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Former IURC chair’s appeal raises questions on official misconduct law

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Did a former state utility regulator’s behavior that got him fired rise to official misconduct if he committed no crime? An Indiana Court of Appeals panel grappled with that question, as well as which version of the law applies, during oral arguments March 31.

The state is appealing the dismissal last August of four Class D felony official misconduct counts against David Lott Hardy in Marion Superior Court in a case with sharply differing arguments as to what constitutes a crime.
 

hardy-david-lott-mug Hardy

Hardy was fired as chairman of the Indiana Utility Regulatory Commission by former Gov. Mitch Daniels after he was accused of allowing ex-IURC administrative law judge and general counsel Scott Storms to work on a number of Duke Energy cases pending before the commission at the same time Storms was trying to land a job with Duke. The basis of the four official misconduct charges include accusations that Hardy lobbied Duke officials on Storms’ behalf behind the scenes, and that Hardy received improper ex parte communications.

Hardy’s lawyer said the fact that his client lost his job was the ultimate punishment, because while his conduct violated state ethics rules, he broke no laws. An attorney for the state countered that laws don’t have to be broken for someone in a position of public trust to be charged with official misconduct.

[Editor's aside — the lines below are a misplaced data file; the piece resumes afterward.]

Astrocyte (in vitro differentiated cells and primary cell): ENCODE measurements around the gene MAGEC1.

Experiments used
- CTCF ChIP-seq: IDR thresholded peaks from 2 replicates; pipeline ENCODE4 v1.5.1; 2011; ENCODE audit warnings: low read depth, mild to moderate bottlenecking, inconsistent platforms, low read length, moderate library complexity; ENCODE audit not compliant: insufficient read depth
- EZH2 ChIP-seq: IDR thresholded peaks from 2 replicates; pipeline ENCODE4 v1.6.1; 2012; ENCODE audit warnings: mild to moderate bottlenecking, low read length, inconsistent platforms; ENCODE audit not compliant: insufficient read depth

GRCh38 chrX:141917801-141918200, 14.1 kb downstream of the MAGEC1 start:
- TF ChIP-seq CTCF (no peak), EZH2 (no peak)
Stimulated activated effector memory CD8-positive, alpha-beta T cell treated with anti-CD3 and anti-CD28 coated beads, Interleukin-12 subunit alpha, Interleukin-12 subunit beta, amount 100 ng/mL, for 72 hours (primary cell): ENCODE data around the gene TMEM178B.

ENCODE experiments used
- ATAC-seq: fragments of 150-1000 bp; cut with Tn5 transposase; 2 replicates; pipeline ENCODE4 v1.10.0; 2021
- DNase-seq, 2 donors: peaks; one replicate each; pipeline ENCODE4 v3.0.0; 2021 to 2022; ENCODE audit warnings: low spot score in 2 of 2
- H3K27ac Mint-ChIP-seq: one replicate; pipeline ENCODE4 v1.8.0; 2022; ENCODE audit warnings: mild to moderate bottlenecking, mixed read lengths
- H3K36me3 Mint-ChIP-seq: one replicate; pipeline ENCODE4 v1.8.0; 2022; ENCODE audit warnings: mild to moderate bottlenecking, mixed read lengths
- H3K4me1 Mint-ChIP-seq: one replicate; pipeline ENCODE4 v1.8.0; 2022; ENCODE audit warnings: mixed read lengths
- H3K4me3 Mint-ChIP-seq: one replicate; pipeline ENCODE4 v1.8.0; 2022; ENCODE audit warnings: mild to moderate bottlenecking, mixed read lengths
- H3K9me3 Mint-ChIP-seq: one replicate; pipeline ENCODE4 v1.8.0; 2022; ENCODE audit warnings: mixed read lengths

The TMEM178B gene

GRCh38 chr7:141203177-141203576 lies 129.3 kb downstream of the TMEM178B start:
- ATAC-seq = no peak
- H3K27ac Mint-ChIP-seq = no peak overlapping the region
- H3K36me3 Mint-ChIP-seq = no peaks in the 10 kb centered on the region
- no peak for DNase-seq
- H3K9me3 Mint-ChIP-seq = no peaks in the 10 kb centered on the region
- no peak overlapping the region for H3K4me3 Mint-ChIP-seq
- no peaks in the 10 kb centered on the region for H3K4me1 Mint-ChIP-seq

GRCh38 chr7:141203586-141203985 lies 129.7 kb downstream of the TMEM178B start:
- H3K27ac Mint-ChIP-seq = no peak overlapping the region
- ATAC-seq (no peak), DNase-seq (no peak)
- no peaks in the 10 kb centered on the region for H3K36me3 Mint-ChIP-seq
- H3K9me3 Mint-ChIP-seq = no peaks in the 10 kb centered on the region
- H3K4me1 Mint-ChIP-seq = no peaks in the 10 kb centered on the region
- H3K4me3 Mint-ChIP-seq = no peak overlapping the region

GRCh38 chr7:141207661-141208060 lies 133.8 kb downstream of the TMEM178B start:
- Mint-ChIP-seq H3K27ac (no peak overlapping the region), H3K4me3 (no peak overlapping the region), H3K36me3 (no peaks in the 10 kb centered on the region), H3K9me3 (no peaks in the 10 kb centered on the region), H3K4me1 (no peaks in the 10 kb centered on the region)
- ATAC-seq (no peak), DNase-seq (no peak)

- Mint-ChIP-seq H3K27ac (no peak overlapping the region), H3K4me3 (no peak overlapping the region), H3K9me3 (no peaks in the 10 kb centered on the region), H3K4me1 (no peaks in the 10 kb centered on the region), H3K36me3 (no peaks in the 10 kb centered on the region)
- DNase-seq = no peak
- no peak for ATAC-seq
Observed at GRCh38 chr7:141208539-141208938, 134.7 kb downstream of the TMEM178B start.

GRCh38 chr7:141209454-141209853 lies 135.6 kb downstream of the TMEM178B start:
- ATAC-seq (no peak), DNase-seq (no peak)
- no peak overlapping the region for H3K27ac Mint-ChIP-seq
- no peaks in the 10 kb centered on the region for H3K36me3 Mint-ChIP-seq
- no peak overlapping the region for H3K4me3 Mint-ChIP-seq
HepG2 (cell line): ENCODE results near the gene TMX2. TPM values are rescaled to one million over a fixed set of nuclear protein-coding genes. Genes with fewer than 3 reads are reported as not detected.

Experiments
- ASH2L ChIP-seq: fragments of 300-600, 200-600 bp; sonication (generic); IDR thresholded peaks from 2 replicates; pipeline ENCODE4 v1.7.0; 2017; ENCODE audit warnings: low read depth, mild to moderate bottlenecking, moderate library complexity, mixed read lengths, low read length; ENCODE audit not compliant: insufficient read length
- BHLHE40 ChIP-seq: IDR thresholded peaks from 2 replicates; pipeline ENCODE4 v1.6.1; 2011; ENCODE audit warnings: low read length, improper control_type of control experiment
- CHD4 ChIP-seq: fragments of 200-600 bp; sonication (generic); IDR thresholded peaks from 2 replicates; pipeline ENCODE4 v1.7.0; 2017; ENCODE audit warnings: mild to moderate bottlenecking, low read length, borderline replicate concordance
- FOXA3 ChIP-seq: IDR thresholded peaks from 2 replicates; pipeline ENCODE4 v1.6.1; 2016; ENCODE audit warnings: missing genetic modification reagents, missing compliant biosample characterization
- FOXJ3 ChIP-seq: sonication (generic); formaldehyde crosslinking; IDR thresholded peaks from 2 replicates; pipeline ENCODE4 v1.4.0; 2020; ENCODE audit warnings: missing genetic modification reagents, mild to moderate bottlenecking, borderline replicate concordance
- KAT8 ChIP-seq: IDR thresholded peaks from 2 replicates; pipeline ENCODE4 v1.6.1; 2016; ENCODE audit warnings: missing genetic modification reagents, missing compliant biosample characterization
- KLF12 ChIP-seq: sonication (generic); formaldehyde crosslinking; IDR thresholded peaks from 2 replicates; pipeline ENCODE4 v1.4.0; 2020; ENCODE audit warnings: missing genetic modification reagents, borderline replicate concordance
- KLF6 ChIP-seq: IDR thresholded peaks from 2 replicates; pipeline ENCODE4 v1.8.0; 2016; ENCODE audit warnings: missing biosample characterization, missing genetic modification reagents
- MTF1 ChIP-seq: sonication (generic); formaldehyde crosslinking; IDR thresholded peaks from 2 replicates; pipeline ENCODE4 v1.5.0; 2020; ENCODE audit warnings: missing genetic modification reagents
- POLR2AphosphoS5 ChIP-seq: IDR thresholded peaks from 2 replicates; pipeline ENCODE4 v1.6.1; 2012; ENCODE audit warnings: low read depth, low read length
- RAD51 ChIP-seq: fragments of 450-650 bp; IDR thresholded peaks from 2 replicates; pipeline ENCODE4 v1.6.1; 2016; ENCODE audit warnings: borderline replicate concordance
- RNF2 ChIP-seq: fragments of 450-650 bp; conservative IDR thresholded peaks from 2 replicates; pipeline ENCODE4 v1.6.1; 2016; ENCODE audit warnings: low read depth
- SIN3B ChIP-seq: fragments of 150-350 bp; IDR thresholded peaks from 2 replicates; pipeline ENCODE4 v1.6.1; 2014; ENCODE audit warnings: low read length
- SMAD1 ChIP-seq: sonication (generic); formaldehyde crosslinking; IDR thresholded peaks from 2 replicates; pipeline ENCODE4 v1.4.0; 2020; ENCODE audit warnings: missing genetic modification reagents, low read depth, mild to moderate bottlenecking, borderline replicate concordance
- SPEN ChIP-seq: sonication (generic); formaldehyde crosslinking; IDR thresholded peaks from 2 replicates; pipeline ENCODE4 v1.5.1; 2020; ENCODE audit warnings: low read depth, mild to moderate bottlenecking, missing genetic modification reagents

Presiding Judge Paul Mathias and Judges Cale Bradford and Rudy R. Pyle III quizzed lawyers over whether the law in place at the time Hardy was charged should apply or whether the statute as amended governs. Judges also questioned whether the statute in place at the time Hardy was charged was unconstitutionally vague.

Ellen Meilaender of the attorney general’s office argued that the charges against Hardy should be reinstated. She said the trial court rejected arguments that the former official misconduct statute, I.C. 35-44-1-2, was unconstitutionally vague. Official misconduct requires a nexus, she said – “it had to be something done in connection with official duties.” Meilaender said that could include a violation of administrative rules or policies short of a crime.